Tommy jumped down from his ride and strode toward the couple. "We're here, though, so what are you going to do?" His glare spoke volumes.
"Mike, hand over the parachute. I'll have it, now." James kept smiling as he moved away from Marla, toward Mike.
Michael tossed it over, seeming to proclaim sanity in his action. James caught it as if it were an envelope of comic books, not potential death. If it didn't open, or tore, or if the wind blew the wrong way...
James climbed into the contraption's straps as if he'd been doing that forever. Marla approached him to watch more closely. Was she trying to learn how to use it? James stood straight, giving himself a shake to adjust the straps and tightened them. Then, seemingly satisfied with the fit, he walked back over to the motorcycle and stepped back onto it.
"So the new plan, Princess, is for me to ride this baby right off the cliff, like Evel Knievel, only I'm not jumping from one spot to another. I'm going to see how far out I can get and then float to earth, nice and safe. Unless the 'chute is bad. Or doesn't open. If it all comes unravelled, then I'm- well, you know- I'm dead!"
"James," Marla reached out to touch his arm, "this is crazy. I mean, at least check that 'chute out before you try this. You could really, truly get hurt. This is't stupid, it's foolish."
James grinned at her. "Thanks. I'd rather be foolish than stupid. I'm really tired of being stupid. I had plenty of time to think about this, while I was imprisoned in my room. Michael put it all together for me, but I hatched this all by myself. I'm going to prove that I'm not stupid. Careless, maybe. Foolish, okay. But not stupid. I'd rather be dead than stupid."
"James, J-James" I stuttered and tried again. "Look, if you're expecting me to try to stop you, you are mistaken." Behind me, Marla gasped and Tommy uttered some sound of disbelief. I turned to find Michael. He was petting his horse! Tickling his nose. The horse nickered. That's when I saw Michael for what he was. He was the true antagonist of this event. James was his puppet. Michael, who I had loved since 4th grade, was evil.
I turned back to James. "Be safe, Fool. Any last words?"
James seemed a little shocked. "I guess I'll see you back at the park. That's what I'll aim for. If I do this, I want to be proclaimed the Wisest One until you leave for college."
I corrected him. "Until we all leave for college. You're going too."
James chuckled as his foot reached for the ignition. "We'll see about that."
Marla tried to go to him, but Tommy pulled her back.
"Janice is right. We can stay here all day trying to convince him not to jump, but the storm is coming and it will only make it worse for him." As if to confirm Tommy's insight, there was a much louder, closer rumble from the clouds.
James the Foolish had to try the ignition three times before it finally caught. He revved the motor which sputtered and coughed and threatened to stall, but he feathered the gas until it caught better. Even through the helmet, I could see his eyes, wide with what, fear? And his smile wavered a bit. He either had to go for it or do the wise thing and call it off.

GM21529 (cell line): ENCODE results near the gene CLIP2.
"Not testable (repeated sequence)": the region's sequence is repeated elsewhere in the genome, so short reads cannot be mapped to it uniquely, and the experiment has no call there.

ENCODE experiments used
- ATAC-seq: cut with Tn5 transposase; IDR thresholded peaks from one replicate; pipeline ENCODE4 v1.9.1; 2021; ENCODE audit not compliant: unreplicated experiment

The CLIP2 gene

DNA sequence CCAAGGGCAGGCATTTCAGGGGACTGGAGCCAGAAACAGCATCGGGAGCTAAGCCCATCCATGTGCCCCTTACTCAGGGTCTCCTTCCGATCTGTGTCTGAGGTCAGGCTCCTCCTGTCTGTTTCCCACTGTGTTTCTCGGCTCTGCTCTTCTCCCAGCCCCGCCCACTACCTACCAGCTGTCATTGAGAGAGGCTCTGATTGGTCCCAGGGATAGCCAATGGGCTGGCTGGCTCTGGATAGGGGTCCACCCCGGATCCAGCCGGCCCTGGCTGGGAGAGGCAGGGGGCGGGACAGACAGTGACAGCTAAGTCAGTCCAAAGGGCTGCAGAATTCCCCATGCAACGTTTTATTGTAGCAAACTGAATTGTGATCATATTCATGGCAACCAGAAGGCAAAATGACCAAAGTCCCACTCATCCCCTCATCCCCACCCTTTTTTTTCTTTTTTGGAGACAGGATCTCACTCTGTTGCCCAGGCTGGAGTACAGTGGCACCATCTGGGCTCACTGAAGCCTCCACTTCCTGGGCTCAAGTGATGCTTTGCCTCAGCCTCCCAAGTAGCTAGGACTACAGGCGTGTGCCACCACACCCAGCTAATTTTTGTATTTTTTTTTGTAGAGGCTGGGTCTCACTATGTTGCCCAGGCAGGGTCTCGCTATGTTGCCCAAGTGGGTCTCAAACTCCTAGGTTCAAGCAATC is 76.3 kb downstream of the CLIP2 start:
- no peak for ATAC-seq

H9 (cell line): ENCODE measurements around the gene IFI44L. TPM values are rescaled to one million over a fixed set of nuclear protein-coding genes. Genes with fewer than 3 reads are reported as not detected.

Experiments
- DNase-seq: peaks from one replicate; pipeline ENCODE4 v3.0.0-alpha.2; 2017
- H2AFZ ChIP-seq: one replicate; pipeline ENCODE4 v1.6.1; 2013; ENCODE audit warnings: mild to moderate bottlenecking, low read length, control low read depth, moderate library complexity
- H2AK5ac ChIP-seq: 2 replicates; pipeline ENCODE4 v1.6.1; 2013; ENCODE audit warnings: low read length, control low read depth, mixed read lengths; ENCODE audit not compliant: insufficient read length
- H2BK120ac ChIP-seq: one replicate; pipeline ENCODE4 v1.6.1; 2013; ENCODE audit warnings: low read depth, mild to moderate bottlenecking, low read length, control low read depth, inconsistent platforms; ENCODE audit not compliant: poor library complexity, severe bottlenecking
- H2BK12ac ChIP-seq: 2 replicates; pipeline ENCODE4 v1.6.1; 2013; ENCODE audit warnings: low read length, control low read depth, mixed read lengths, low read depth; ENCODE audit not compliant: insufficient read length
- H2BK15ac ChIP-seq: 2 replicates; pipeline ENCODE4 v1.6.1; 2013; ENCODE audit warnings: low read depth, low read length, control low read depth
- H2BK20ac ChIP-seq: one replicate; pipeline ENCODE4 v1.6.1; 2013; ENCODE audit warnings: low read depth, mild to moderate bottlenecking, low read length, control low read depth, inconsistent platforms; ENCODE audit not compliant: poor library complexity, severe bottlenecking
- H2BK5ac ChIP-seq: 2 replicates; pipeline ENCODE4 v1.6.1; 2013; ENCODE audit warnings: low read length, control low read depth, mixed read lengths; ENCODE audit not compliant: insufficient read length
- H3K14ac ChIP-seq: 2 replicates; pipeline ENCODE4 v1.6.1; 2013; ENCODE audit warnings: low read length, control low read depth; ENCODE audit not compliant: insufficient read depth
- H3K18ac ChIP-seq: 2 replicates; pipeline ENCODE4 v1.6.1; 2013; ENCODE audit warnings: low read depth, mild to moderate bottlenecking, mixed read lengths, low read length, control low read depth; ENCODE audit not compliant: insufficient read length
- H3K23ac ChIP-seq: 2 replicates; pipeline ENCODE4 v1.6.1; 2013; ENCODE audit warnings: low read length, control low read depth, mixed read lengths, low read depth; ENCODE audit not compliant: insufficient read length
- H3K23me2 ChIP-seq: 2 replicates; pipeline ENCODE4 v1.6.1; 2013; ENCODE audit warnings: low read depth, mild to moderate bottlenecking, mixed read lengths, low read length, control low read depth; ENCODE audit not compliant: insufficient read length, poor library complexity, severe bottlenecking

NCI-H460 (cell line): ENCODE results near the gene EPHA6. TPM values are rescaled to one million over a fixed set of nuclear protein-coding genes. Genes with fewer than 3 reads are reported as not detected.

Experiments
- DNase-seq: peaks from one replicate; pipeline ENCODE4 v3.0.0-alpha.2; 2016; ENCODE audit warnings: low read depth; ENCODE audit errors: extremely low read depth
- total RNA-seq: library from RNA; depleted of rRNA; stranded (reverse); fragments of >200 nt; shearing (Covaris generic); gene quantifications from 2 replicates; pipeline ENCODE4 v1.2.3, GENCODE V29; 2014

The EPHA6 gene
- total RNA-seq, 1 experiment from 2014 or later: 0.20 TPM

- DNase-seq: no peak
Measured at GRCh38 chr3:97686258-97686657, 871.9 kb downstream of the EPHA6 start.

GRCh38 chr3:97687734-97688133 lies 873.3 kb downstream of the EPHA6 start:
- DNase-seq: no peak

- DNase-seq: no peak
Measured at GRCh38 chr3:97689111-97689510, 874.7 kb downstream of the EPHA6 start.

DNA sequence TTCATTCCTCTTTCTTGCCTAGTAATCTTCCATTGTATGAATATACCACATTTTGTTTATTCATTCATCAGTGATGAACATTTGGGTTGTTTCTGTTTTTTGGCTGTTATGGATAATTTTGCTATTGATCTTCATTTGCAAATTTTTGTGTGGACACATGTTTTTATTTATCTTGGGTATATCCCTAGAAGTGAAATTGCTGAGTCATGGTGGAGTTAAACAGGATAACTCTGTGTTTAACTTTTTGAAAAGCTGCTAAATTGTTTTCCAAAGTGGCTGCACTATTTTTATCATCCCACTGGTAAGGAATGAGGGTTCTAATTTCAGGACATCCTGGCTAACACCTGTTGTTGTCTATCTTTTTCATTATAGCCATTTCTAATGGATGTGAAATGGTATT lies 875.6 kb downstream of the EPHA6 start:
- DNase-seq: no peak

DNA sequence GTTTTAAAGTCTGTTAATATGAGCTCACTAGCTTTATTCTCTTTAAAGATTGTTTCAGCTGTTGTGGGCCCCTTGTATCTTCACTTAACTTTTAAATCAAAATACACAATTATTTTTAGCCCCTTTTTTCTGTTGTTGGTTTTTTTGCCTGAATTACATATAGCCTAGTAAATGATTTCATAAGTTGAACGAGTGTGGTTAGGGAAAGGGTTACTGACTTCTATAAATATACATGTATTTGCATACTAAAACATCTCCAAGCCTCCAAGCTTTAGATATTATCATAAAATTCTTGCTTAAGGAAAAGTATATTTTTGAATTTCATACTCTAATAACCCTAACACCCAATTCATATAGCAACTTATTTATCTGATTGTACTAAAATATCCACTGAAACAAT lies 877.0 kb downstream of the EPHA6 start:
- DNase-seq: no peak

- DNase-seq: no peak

He didn't call it off. He revved the motor again and released the brake. The machine lurched forward, nearly throwing James off, like a bronco at the rodeo. He gave it more gas as man and machine hurled toward the open ledge. I know I stopped breathing at some point, watching the leap.
The machine turned on it's side and skidded to the edge, sputtering out. The sound of gravel being chewed up was the prominent sound now, accented with Marla's cries of shock and concern, Tommy's shouts of encouragement that were suddenly silenced and silence from Michael. I remembered to breathe and it came in as a gasp. As the dust settled, the machine rested about five feet from the edge. The parachute straps had not held together for the sliding across the rocky ground and it lay sprawled out in the shallow trench the slide had caused.
James' moans grew louder as we all approached him. His left leg was caught under the motorcycle. Tommy and Michael lifted the beast off to reveal the leg. Miraculously, it seemed intact. No bones had punched through the jeans, but the cloth was quite shredded. Apparently, James' jeans were sturdy enough to protect his leg. Later, we would be treated to a view of his bruises and cuts-lesions, Marla educated us to call them. And contusions. Marla would make a great nurse someday. Her affectionate inclinations toward this patient might have affected her reactions, though.
I walked over to the parachute's remains and gathered it up while Tommy and Michael helped James to his feet while Marla fussed. It was clear James could not walk back to town so they put him on a horse with Marla behind him. Tommy led the way back down the path, holding the reins for James and Marla. That left Michael and me to ride together, bringing up the rear. It was slower going with two of the mounts riding double. Plus, it was dark, getting darker by the moment. Once again, I felt the oppressive humidity that held the assuredness of a severe thunderstorm.